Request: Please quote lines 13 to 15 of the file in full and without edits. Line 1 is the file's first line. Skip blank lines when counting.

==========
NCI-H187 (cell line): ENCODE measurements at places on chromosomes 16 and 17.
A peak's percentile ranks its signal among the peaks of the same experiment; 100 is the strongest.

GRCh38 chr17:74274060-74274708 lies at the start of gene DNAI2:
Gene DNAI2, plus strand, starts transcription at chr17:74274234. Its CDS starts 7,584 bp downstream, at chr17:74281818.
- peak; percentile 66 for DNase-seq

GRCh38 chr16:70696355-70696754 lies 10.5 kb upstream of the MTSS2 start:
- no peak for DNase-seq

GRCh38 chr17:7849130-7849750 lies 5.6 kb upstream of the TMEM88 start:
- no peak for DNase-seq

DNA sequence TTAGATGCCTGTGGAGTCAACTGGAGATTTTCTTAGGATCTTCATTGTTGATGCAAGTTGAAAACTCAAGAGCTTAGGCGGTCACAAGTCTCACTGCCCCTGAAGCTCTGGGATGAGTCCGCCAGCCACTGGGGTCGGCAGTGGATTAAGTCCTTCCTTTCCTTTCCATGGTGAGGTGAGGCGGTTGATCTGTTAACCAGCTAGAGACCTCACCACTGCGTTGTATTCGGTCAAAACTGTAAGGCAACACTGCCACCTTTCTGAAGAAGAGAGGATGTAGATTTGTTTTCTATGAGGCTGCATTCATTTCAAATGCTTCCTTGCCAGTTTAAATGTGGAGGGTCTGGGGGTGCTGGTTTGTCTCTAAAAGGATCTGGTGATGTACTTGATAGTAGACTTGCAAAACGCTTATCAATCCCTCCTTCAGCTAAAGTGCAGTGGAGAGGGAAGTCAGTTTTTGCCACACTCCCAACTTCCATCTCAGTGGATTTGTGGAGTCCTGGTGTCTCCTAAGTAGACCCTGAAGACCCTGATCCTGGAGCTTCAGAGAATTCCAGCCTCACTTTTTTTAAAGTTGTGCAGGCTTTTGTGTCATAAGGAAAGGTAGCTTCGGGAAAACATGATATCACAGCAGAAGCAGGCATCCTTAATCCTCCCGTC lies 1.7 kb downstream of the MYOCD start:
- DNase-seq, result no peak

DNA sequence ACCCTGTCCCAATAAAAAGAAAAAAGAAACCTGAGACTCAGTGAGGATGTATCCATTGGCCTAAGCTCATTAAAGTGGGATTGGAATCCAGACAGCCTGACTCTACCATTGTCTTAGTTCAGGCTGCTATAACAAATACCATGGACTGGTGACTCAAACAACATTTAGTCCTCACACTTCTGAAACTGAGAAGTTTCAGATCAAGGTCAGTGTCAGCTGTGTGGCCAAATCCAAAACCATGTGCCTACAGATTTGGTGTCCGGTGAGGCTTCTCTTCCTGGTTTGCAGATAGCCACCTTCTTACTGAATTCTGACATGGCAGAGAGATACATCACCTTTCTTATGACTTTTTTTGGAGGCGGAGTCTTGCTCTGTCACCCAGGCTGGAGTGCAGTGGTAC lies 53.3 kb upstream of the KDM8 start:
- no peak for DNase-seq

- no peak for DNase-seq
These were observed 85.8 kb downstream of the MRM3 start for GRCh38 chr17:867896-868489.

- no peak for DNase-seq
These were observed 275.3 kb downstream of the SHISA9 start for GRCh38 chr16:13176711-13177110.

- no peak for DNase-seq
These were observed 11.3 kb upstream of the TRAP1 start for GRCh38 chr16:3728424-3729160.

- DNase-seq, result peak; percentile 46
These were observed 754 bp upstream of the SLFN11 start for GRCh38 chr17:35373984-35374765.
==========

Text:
- no peak for DNase-seq

- no peak for DNase-seq
These were observed 85.8 kb downstream of the MRM3 start for GRCh38 chr17:867896-868489.